The sacrifices of these Catholics, both living and dead, were quietly remembered throughout Pope Francis’ pilgrimage to the infamous Auschwitz death camp. He prayed at length in the prison cell where St. Maximilian had been kept during his incarceration. He also greeted a group known as the “Righteous among the Nations” — non-Jewish men and women who had risked their lives to save Jews from the Nazi extermination.
According to several biographies, the young St. Maximilian had been personally called to martyrdom by the Virgin Mary. In his account, Mary came to him in an apparition holding two crowns, indicating for him to choose: one was white, representing purity, the other red, for martyrdom. He chose both.
Following the German invasion of Poland, St. Maximilian was arrested twice, first in 1939 and again in 1941, at which point he was sent to Auschwitz. That August, 10 prisoners were sentenced to death by starvation in punishment for another inmate’s escape. After hearing one of the men lament leaving behind his wife and children, Father Kolbe volunteered to die in his place.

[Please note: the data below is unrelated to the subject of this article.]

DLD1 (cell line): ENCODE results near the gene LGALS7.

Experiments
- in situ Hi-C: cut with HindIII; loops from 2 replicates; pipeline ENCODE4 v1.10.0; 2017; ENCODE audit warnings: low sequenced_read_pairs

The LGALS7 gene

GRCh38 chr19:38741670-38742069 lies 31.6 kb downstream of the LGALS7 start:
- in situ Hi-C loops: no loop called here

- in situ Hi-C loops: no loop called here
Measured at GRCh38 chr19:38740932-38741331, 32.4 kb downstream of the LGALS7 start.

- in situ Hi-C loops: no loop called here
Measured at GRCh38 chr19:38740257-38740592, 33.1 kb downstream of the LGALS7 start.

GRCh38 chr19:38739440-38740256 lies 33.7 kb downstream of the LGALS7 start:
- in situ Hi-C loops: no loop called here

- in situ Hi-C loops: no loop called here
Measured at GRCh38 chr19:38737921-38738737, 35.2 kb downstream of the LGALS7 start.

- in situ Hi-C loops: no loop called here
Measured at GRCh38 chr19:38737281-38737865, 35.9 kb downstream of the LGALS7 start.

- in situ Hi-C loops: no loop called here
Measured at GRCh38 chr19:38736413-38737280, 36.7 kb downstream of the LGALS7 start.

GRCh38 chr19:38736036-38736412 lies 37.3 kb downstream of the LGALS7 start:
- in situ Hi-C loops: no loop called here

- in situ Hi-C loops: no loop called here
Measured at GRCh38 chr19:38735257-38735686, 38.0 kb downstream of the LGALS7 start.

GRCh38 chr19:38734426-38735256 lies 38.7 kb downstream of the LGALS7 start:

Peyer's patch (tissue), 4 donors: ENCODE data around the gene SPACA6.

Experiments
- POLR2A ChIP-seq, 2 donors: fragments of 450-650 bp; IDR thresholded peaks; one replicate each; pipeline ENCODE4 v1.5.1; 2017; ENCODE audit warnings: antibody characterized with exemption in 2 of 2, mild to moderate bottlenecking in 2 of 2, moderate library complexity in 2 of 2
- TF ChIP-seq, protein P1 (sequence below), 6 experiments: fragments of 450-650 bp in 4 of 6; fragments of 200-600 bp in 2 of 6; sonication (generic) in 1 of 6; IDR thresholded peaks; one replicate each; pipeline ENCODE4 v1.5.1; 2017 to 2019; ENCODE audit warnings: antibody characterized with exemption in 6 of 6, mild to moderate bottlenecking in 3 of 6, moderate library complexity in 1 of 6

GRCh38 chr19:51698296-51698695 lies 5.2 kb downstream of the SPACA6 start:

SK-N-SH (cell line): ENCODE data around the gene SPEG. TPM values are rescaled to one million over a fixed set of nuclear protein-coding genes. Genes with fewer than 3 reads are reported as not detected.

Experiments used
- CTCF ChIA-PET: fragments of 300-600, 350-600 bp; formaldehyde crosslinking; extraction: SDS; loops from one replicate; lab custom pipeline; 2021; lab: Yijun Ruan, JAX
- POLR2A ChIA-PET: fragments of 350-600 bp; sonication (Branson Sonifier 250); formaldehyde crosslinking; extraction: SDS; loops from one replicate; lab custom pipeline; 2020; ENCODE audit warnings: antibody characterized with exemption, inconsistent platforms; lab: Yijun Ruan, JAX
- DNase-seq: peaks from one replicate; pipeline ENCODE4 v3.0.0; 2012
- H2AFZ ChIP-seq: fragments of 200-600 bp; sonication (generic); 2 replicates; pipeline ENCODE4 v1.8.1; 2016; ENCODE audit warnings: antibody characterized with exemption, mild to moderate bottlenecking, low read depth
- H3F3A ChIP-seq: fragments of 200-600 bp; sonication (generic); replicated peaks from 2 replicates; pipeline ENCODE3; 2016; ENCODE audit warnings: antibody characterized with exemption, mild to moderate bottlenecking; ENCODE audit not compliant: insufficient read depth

Survivors of the camp testified that the starving prisoners could be heard praying and singing hymns, led by the priest. After two weeks, on the night before the feast of the Assumption of the Blessed Virgin Mary, the camp officials decided to hasten Kolbe’s death, injecting him with carbolic acid. He was canonized 40 years later, on Oct. 10, 1982.
Edith Stein, known formally as St. Teresa Benedicta of the Cross, is another martyr of the Auschwitz death camp. She was born into a Jewish family in Breslau, Poland, but abandoned her faith as a teenager. A brilliant academic, Stein advanced in a career in philosophy and studied under the likes of phenomenologists Edmund Husserl and Martin Heidegger. Influenced by the writings of St. Teresa of Ávila, she converted to Catholicism in 1922, and entered the disclaced Carmelite monastery 1933.
In 1942, Sister Teresa Benedicta was arrested along with her sister Rosa and the members of her religious community in retaliation against a protest letter by the Dutch bishops, which decried the Nazi treatment of Jews. It is believed that she perished in the Auschwitz gas chambers upon her arrival Aug. 9, 1942, along with her sister and the rest of the community.